The decisions we make with regard to transportation investments will have a decisive impact on the economic competitiveness of our state as a whole and southeast Michigan in particular. For too long we have failed to properly manage our roads, bridges and transit systems and the results are plain for our residents and visitors to see. We must demonstrate to the people of Michigan that we are prepared to invest their money more intelligently based on rigorous measures of quality, asset usage and preventive maintenance so that we maximize the value of their investment. We, therefore, propose a set of standards that should guide the expenditure of transportation infrastructure funds:

  • 90 percent of road agencies should meet criteria for asset management principles,

  • 95 percent of our freeways should be in “good or fair” condition,

  • 85 percent of all other paved roads in Michigan in “good or fair” condition.

Metrics to establish for road construction and maintenance quality should support rapid production-to-market distribution for businesses with connections to multimodal options. Lowering the cost of vehicle maintenance and providing safe travel are also important road quality goals. New money allocated to road agencies should be tied in part to being certified by the Michigan Transportation Asset Management Council as meeting their criteria for conducting a road maintenance asset management program.

It is important to note that southeast Michigan is the nation’s only major metropolitan area that lacks a well-developed mass transit system. We believe that it is long past the time for southeast Michigan to establish a regional authority to oversee current transit operations and to plan and implement improvements to the system. It is critically important that legislation be enacted establishing such an authority so that the people of southeast Michigan can have access to safe, reliable bus service now and so that our region can work effectively with the federal government and others to fund the phased development and operation of a comprehensive rapid transit system that includes a mix of bus, light rail and commuter rail. Finally, we seek your support for legislation that would empower the residents of southeast Michigan to decide for themselves how to fund such as system.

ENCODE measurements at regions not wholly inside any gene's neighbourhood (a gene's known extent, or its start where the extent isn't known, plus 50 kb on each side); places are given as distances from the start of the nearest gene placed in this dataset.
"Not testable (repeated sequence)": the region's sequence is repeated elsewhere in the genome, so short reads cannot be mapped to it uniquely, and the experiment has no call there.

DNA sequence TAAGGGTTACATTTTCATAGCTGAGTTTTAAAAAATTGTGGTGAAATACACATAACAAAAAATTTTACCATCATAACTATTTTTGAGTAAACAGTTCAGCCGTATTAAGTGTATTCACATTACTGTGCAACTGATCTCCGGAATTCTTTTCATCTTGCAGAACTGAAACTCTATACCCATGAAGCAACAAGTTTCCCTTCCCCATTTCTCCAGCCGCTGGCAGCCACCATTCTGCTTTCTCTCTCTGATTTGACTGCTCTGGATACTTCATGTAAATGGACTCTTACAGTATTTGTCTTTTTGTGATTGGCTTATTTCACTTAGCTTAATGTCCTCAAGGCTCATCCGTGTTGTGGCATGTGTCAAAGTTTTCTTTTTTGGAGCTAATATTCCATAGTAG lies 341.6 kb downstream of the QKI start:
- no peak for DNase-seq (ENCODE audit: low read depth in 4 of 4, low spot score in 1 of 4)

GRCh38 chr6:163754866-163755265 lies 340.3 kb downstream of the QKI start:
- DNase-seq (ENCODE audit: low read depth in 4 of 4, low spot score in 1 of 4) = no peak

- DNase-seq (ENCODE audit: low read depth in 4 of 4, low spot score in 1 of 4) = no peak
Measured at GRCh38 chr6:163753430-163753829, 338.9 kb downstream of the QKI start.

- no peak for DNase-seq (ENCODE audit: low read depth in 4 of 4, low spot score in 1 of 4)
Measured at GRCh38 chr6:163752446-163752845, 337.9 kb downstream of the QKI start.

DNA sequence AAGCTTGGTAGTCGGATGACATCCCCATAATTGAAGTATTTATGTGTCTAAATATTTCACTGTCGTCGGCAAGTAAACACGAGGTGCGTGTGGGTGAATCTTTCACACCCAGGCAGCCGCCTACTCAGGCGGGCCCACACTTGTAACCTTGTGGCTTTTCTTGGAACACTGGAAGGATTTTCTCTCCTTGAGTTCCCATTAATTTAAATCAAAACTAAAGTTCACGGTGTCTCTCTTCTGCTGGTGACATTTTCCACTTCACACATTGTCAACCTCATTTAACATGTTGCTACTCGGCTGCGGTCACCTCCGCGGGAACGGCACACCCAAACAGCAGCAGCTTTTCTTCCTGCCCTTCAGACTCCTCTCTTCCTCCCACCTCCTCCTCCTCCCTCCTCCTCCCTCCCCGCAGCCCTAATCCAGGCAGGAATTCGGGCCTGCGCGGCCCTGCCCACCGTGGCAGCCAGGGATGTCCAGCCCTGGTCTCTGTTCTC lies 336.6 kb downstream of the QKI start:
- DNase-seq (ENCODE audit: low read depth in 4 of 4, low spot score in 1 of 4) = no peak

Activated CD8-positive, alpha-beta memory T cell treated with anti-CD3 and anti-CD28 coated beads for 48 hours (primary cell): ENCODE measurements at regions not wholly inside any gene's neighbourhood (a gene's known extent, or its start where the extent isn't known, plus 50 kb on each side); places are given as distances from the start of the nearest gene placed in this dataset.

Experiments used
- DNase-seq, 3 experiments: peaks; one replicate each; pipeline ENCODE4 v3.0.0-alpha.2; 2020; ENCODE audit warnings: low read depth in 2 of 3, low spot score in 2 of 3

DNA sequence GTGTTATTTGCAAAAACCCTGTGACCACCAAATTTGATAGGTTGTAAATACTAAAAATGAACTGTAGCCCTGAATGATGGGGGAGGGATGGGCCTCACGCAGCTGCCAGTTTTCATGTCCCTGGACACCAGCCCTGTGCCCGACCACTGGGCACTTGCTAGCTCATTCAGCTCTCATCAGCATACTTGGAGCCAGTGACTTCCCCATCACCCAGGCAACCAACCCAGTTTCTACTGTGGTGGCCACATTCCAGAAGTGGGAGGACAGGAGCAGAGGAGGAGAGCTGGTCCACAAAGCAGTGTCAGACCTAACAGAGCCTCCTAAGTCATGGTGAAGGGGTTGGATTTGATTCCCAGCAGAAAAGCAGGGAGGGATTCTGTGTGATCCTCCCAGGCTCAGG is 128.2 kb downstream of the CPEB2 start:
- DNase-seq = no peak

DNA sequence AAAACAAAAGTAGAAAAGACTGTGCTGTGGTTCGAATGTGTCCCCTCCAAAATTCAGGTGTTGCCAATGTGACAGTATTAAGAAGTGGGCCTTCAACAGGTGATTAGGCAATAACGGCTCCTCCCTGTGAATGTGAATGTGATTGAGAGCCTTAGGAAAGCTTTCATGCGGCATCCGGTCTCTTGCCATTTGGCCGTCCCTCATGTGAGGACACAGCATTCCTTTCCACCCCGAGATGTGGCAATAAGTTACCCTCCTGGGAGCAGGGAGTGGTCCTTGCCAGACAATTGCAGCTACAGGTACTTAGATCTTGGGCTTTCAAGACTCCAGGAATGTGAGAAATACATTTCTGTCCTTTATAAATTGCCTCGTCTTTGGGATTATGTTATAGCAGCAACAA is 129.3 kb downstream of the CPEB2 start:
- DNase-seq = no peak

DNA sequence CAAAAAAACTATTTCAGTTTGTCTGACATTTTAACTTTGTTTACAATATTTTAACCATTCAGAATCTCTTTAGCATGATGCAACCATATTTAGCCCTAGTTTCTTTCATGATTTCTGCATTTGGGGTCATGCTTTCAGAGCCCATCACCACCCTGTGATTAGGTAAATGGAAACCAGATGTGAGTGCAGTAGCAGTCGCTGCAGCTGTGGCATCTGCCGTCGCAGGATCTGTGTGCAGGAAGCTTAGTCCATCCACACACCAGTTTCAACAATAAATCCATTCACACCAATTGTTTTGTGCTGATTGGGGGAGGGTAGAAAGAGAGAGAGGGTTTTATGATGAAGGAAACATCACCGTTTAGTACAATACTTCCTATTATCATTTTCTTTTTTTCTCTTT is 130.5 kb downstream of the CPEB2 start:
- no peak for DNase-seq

Our region and the State of Michigan cannot succeed in attracting and retaining the investment and world-class talent we must have unless we establish a policy of strategically improving our physical infrastructure. This will enable us to leverage key regional assets, such as our majestic waterways and our attractive communities and urban centers. The members of the Southeast Michigan Caucus look forward to working with you to address infrastructure issues that greatly impact our economic vitality and environmental integrity as we move Michigan forward.

The Southeast Michigan Caucus

Rep. Jim Townsend
SE MI Caucus Co-Chair

Sen. Patrick Colbeck
SE MI Caucus Co-Chair

Rep. Anthony G. Forlini
SE MI Caucus
Water Quality Co-Chair

Sen. Rebekah Warren
SE MI Caucus
Water Quality Co-Chair

Rep. Rick Olson
SE MI Caucus
Transportation Co-Chair

Sen. Bert Johnson
SE MI Caucus
Transportation Co-Chair